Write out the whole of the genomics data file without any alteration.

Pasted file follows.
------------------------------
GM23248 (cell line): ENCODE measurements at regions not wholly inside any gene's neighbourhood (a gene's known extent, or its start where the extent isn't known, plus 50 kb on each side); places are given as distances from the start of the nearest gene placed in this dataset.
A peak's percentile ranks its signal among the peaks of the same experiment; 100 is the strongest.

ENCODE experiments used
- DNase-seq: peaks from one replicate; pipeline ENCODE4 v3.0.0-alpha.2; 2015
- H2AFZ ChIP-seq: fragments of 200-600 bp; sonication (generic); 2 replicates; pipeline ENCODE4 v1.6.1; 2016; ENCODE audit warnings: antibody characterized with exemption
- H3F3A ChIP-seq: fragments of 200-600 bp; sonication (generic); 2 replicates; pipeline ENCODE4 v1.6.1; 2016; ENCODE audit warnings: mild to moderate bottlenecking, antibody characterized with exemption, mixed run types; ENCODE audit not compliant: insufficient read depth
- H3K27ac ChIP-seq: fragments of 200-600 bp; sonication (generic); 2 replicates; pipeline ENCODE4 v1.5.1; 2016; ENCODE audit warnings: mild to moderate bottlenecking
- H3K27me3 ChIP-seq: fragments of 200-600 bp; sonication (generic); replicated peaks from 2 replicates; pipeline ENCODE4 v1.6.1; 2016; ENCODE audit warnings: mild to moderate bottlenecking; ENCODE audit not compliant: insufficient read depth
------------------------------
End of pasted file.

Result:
GM23248 (cell line): ENCODE measurements at regions not wholly inside any gene's neighbourhood (a gene's known extent, or its start where the extent isn't known, plus 50 kb on each side); places are given as distances from the start of the nearest gene placed in this dataset.
A peak's percentile ranks its signal among the peaks of the same experiment; 100 is the strongest.

ENCODE experiments used
- DNase-seq: peaks from one replicate; pipeline ENCODE4 v3.0.0-alpha.2; 2015
- H2AFZ ChIP-seq: fragments of 200-600 bp; sonication (generic); 2 replicates; pipeline ENCODE4 v1.6.1; 2016; ENCODE audit warnings: antibody characterized with exemption
- H3F3A ChIP-seq: fragments of 200-600 bp; sonication (generic); 2 replicates; pipeline ENCODE4 v1.6.1; 2016; ENCODE audit warnings: mild to moderate bottlenecking, antibody characterized with exemption, mixed run types; ENCODE audit not compliant: insufficient read depth
- H3K27ac ChIP-seq: fragments of 200-600 bp; sonication (generic); 2 replicates; pipeline ENCODE4 v1.5.1; 2016; ENCODE audit warnings: mild to moderate bottlenecking
- H3K27me3 ChIP-seq: fragments of 200-600 bp; sonication (generic); replicated peaks from 2 replicates; pipeline ENCODE4 v1.6.1; 2016; ENCODE audit warnings: mild to moderate bottlenecking; ENCODE audit not compliant: insufficient read depth